Minimum Temperatures of Alexandria, Port Said, and Suez [1906-1907]
For my analysis project, I focused on the minimum temperatures of Port Said, Suez, and Alexandria and how they differed from May 1906 to April 1907. The goal was to see if there were any significant differences between the minimum temperatures and if so, what caused these variations. I chose these three cities for a number of reasons. I am using Alexandria as the base measure because the “Egyptian Gazette”, the newspaper from which I collected the data, is based in Alexandria. I then tried to chose stations that had minimum temperatures recorded as often as possible. Some of the minimum temperatures in the “Other Stations” table of the “Daily Weather Report” were not recorded as often as Port Said and Suez. By picking these two locations, I am able to have a continuous line graph with enough data points to create a decent line graph.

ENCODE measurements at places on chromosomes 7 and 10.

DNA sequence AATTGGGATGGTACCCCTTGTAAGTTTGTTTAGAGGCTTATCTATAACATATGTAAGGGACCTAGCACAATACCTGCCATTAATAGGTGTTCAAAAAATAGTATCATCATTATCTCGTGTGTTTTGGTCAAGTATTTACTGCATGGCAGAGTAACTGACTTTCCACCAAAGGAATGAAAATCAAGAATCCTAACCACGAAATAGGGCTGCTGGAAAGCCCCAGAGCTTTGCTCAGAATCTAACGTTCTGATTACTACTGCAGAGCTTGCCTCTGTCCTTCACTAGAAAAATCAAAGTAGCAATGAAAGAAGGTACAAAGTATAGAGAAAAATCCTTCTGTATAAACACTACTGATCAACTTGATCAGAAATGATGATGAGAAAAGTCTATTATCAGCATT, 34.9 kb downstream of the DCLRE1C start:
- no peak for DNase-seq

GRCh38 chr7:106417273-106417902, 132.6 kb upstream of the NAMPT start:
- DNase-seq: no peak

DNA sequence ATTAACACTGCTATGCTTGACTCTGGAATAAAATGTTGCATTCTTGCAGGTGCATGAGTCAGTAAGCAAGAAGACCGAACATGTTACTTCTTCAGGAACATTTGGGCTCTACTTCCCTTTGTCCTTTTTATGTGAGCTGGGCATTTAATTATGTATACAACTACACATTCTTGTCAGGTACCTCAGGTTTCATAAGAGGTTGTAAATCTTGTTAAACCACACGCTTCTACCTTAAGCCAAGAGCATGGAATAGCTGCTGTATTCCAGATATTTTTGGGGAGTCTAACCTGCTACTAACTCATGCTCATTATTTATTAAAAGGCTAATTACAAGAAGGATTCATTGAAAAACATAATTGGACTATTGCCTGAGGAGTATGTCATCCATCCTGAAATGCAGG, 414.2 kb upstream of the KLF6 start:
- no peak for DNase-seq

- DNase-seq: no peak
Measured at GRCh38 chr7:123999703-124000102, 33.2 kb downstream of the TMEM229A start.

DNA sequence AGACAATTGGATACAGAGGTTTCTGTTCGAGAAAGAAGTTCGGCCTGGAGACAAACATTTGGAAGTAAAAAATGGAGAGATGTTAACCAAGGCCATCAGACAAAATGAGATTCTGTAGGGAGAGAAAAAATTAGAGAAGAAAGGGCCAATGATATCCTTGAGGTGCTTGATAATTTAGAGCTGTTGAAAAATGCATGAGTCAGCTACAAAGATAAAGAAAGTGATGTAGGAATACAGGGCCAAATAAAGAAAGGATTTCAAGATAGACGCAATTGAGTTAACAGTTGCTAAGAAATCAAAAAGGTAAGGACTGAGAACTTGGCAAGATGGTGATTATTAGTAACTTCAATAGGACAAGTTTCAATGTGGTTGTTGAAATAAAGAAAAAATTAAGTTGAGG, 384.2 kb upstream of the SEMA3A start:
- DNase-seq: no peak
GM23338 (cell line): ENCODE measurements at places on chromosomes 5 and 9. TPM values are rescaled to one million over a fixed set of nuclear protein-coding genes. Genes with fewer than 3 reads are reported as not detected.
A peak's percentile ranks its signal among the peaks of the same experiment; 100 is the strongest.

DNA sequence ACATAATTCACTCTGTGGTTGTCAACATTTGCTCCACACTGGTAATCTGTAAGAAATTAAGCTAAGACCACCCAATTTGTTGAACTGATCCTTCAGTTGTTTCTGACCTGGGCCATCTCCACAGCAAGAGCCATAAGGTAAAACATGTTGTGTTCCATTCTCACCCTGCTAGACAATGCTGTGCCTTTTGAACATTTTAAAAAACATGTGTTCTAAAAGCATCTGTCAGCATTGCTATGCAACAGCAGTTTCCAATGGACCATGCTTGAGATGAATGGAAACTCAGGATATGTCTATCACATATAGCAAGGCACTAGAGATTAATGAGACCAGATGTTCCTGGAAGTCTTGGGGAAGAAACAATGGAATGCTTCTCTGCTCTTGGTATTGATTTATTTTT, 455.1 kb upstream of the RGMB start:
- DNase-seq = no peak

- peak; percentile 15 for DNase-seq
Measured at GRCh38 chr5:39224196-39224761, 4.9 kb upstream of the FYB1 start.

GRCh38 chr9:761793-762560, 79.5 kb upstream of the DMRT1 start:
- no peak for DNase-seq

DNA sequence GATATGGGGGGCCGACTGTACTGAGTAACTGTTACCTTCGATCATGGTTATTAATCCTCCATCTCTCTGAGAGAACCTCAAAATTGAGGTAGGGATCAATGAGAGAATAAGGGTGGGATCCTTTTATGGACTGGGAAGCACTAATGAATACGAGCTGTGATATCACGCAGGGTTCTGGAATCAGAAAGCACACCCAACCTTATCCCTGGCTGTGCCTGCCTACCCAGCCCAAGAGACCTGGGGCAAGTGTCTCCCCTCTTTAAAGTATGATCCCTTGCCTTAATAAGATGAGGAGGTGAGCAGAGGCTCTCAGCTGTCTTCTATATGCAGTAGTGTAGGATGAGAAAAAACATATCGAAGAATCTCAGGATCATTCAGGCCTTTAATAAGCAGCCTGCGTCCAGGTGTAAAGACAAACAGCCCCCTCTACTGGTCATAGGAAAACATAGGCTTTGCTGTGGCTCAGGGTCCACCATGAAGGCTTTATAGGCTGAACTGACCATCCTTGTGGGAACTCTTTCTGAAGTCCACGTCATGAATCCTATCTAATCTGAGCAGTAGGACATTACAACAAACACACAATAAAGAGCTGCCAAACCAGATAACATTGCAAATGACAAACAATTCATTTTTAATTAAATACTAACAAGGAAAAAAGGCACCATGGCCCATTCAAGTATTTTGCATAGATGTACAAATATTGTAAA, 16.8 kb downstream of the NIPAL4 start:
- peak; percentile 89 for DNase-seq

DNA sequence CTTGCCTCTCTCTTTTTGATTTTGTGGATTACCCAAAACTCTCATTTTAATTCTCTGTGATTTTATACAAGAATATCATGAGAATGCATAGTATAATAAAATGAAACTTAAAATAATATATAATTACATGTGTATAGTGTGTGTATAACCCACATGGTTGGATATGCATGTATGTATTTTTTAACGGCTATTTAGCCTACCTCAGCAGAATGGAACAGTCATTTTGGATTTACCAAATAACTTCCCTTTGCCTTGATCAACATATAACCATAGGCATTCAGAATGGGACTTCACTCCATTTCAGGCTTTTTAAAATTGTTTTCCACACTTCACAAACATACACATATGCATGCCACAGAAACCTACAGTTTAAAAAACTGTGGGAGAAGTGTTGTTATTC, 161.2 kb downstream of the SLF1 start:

Each of the three cities that I chose to collect data from are located all across the border of Egypt. Alexandria, the main focus of the “Egyptian Gazette”, is located on the northern border and is adjacent to the Mediterranean Sea, which allows for sea travel. Alexandria is one of the most northern cities out of the three and thus further from the equator. This allows for less intense summers and cooler winters. The second city, Port Said, is also up north, but is closer to Israel and Jorden. It is also right up on the Mediterranean Sea and is a great location for shipping docks. Because it is the other more northern city of the three, it is located further from the equator and may experience different minimum temperatures than the third city. Suez is the third and final city that I chose to collect data. It is alongside the Suez Canal, hence the name, and is more south than the previous two cities. I choose three cities that varied in location because I wanted to see if there were any trends when it came to the minimum temperatures of each area.